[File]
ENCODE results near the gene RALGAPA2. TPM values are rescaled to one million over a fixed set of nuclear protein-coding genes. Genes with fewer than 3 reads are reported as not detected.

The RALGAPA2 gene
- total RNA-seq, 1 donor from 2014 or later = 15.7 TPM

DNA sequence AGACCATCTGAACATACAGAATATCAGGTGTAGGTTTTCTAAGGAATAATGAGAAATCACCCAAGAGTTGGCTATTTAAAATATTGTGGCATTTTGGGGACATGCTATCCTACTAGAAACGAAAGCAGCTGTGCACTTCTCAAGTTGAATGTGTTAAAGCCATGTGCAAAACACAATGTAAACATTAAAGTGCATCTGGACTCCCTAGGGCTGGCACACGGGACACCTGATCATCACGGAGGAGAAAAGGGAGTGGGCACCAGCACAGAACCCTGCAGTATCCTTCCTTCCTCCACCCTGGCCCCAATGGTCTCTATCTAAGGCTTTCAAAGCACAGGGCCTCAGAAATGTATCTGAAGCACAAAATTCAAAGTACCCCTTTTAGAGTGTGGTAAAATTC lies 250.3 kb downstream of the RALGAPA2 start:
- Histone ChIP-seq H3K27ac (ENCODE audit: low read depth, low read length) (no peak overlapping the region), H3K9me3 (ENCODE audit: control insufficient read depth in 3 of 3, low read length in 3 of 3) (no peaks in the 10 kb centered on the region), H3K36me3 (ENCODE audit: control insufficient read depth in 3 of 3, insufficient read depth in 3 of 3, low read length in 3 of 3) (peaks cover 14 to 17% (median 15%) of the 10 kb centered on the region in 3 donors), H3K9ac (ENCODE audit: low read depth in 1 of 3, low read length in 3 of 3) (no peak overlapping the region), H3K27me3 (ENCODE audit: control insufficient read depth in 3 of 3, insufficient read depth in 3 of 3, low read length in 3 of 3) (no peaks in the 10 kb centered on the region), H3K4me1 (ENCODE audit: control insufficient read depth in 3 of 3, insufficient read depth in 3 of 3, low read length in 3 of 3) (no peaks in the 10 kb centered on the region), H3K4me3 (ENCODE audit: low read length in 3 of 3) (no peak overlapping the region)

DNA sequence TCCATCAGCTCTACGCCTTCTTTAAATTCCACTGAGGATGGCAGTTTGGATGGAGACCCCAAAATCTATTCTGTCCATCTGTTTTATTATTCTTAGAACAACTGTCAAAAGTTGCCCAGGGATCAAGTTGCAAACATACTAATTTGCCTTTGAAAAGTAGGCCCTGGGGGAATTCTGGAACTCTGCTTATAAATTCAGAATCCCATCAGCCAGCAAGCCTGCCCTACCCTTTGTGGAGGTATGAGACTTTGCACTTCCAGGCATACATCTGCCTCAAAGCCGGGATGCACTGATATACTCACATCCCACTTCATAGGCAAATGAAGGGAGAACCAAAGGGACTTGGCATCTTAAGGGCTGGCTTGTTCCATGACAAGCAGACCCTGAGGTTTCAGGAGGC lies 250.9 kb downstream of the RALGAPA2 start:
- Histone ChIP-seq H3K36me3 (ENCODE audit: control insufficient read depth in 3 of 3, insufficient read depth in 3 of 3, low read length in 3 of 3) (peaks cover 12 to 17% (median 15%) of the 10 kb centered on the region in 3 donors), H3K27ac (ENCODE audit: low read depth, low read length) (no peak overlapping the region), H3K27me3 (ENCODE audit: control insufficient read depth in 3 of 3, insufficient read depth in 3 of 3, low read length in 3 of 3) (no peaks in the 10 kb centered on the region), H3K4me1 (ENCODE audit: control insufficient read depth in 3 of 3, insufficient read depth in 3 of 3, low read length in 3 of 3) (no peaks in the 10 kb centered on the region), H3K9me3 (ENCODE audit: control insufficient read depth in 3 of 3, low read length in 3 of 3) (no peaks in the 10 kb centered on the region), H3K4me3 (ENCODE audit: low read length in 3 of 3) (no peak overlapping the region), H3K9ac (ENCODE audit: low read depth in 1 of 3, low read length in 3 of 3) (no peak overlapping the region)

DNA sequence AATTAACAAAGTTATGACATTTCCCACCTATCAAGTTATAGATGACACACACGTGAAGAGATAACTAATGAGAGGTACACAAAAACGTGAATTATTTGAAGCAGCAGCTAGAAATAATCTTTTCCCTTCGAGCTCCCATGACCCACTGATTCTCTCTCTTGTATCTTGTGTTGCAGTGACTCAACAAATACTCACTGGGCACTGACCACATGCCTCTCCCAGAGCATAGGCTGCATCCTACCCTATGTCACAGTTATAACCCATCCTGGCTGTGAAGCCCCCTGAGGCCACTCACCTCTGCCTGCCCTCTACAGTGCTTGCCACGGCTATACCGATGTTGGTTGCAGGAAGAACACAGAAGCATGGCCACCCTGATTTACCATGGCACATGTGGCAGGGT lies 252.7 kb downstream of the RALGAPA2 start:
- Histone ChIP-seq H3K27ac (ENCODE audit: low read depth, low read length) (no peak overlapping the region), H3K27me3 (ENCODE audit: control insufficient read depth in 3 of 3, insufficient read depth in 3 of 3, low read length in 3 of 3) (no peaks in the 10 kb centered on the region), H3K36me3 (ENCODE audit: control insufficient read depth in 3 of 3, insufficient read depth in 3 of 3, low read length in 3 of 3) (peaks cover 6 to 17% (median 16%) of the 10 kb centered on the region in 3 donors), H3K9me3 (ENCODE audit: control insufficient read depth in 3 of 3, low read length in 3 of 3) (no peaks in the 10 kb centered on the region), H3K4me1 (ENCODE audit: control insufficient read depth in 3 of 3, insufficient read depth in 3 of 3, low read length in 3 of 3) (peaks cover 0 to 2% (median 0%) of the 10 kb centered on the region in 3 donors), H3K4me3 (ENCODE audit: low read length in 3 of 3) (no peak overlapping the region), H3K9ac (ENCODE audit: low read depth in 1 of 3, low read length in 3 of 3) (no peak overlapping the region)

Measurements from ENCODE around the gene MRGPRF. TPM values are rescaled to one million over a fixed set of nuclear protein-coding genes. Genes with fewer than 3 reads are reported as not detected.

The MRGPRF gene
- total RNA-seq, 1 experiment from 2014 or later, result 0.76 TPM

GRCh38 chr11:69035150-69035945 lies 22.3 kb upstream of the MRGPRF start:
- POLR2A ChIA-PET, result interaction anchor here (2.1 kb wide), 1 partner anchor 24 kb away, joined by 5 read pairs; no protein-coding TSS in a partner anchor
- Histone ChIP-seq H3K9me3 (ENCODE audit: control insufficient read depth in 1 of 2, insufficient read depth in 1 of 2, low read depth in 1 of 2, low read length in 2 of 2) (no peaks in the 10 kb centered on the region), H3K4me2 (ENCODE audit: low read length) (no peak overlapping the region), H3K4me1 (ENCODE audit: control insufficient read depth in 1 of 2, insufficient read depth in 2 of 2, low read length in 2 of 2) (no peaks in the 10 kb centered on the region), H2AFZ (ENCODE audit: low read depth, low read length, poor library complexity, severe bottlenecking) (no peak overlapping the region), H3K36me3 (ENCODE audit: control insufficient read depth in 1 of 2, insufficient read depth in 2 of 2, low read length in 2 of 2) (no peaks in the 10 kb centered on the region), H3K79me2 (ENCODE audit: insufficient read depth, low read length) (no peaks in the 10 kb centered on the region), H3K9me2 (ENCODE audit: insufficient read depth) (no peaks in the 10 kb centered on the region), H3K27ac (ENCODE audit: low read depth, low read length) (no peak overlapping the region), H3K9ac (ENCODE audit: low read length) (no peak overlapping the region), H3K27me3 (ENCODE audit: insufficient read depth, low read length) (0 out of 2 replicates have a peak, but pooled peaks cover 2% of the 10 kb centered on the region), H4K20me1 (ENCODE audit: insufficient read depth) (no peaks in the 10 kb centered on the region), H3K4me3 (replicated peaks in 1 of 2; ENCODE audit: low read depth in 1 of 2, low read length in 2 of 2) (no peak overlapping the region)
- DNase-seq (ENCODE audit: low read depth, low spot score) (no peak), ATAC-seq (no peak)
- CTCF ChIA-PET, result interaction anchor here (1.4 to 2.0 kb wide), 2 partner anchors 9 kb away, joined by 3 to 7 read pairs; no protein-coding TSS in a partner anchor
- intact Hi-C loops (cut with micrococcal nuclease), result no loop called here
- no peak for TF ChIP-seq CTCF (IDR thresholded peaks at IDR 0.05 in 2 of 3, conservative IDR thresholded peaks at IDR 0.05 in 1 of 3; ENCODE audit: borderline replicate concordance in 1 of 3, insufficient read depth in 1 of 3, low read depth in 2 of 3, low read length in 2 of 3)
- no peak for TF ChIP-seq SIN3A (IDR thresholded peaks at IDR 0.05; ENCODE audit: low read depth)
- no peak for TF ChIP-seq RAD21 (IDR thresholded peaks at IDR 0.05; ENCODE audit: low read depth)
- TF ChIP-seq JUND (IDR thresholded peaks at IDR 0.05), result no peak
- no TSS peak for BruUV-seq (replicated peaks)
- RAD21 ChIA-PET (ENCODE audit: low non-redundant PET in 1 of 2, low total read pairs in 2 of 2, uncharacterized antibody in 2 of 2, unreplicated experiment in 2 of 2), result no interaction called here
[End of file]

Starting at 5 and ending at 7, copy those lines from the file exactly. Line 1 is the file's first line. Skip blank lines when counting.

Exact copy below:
- Histone ChIP-seq H3K27ac (ENCODE audit: low read depth, low read length) (no peak overlapping the region), H3K9me3 (ENCODE audit: control insufficient read depth in 3 of 3, low read length in 3 of 3) (no peaks in the 10 kb centered on the region), H3K36me3 (ENCODE audit: control insufficient read depth in 3 of 3, insufficient read depth in 3 of 3, low read length in 3 of 3) (peaks cover 14 to 17% (median 15%) of the 10 kb centered on the region in 3 donors), H3K9ac (ENCODE audit: low read depth in 1 of 3, low read length in 3 of 3) (no peak overlapping the region), H3K27me3 (ENCODE audit: control insufficient read depth in 3 of 3, insufficient read depth in 3 of 3, low read length in 3 of 3) (no peaks in the 10 kb centered on the region), H3K4me1 (ENCODE audit: control insufficient read depth in 3 of 3, insufficient read depth in 3 of 3, low read length in 3 of 3) (no peaks in the 10 kb centered on the region), H3K4me3 (ENCODE audit: low read length in 3 of 3) (no peak overlapping the region)

DNA sequence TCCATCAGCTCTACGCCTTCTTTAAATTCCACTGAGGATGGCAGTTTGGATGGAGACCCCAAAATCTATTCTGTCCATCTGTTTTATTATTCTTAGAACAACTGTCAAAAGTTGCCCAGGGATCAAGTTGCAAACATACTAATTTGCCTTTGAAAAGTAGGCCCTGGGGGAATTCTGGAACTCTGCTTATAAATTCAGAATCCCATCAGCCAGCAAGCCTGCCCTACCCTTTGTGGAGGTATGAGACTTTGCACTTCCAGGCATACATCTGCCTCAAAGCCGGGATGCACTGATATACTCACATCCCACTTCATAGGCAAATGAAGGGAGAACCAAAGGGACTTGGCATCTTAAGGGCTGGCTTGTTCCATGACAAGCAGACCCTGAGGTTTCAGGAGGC lies 250.9 kb downstream of the RALGAPA2 start:
- Histone ChIP-seq H3K36me3 (ENCODE audit: control insufficient read depth in 3 of 3, insufficient read depth in 3 of 3, low read length in 3 of 3) (peaks cover 12 to 17% (median 15%) of the 10 kb centered on the region in 3 donors), H3K27ac (ENCODE audit: low read depth, low read length) (no peak overlapping the region), H3K27me3 (ENCODE audit: control insufficient read depth in 3 of 3, insufficient read depth in 3 of 3, low read length in 3 of 3) (no peaks in the 10 kb centered on the region), H3K4me1 (ENCODE audit: control insufficient read depth in 3 of 3, insufficient read depth in 3 of 3, low read length in 3 of 3) (no peaks in the 10 kb centered on the region), H3K9me3 (ENCODE audit: control insufficient read depth in 3 of 3, low read length in 3 of 3) (no peaks in the 10 kb centered on the region), H3K4me3 (ENCODE audit: low read length in 3 of 3) (no peak overlapping the region), H3K9ac (ENCODE audit: low read depth in 1 of 3, low read length in 3 of 3) (no peak overlapping the region)